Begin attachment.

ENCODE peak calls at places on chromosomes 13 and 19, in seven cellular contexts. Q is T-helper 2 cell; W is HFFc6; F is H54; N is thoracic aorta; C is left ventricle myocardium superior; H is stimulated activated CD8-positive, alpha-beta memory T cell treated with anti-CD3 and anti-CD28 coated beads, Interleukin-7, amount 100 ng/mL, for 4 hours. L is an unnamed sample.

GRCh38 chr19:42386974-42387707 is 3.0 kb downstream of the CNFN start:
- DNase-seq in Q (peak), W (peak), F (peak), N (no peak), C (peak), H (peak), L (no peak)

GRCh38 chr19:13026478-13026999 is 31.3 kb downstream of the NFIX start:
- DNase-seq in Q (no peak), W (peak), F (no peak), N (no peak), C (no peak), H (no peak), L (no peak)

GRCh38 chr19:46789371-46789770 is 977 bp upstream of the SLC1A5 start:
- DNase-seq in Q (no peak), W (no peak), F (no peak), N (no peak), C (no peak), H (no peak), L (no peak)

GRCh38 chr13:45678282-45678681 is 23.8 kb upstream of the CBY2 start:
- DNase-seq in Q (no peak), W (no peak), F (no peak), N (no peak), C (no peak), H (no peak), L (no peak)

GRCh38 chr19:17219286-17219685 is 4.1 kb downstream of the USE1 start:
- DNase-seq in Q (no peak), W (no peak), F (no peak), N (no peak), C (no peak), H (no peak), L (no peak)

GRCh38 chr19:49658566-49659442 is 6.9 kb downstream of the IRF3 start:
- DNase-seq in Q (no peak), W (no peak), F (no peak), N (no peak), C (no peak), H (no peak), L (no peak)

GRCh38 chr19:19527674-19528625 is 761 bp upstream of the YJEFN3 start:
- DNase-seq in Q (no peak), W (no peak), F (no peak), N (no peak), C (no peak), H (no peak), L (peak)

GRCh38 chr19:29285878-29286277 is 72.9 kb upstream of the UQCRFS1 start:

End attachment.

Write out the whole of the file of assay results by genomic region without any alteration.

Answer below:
ENCODE peak calls at places on chromosomes 13 and 19, in seven cellular contexts. Q is T-helper 2 cell; W is HFFc6; F is H54; N is thoracic aorta; C is left ventricle myocardium superior; H is stimulated activated CD8-positive, alpha-beta memory T cell treated with anti-CD3 and anti-CD28 coated beads, Interleukin-7, amount 100 ng/mL, for 4 hours. L is an unnamed sample.

GRCh38 chr19:42386974-42387707 is 3.0 kb downstream of the CNFN start:
- DNase-seq in Q (peak), W (peak), F (peak), N (no peak), C (peak), H (peak), L (no peak)

GRCh38 chr19:13026478-13026999 is 31.3 kb downstream of the NFIX start:
- DNase-seq in Q (no peak), W (peak), F (no peak), N (no peak), C (no peak), H (no peak), L (no peak)

GRCh38 chr19:46789371-46789770 is 977 bp upstream of the SLC1A5 start:
- DNase-seq in Q (no peak), W (no peak), F (no peak), N (no peak), C (no peak), H (no peak), L (no peak)

GRCh38 chr13:45678282-45678681 is 23.8 kb upstream of the CBY2 start:
- DNase-seq in Q (no peak), W (no peak), F (no peak), N (no peak), C (no peak), H (no peak), L (no peak)

GRCh38 chr19:17219286-17219685 is 4.1 kb downstream of the USE1 start:
- DNase-seq in Q (no peak), W (no peak), F (no peak), N (no peak), C (no peak), H (no peak), L (no peak)

GRCh38 chr19:49658566-49659442 is 6.9 kb downstream of the IRF3 start:
- DNase-seq in Q (no peak), W (no peak), F (no peak), N (no peak), C (no peak), H (no peak), L (no peak)

GRCh38 chr19:19527674-19528625 is 761 bp upstream of the YJEFN3 start:
- DNase-seq in Q (no peak), W (no peak), F (no peak), N (no peak), C (no peak), H (no peak), L (peak)

GRCh38 chr19:29285878-29286277 is 72.9 kb upstream of the UQCRFS1 start: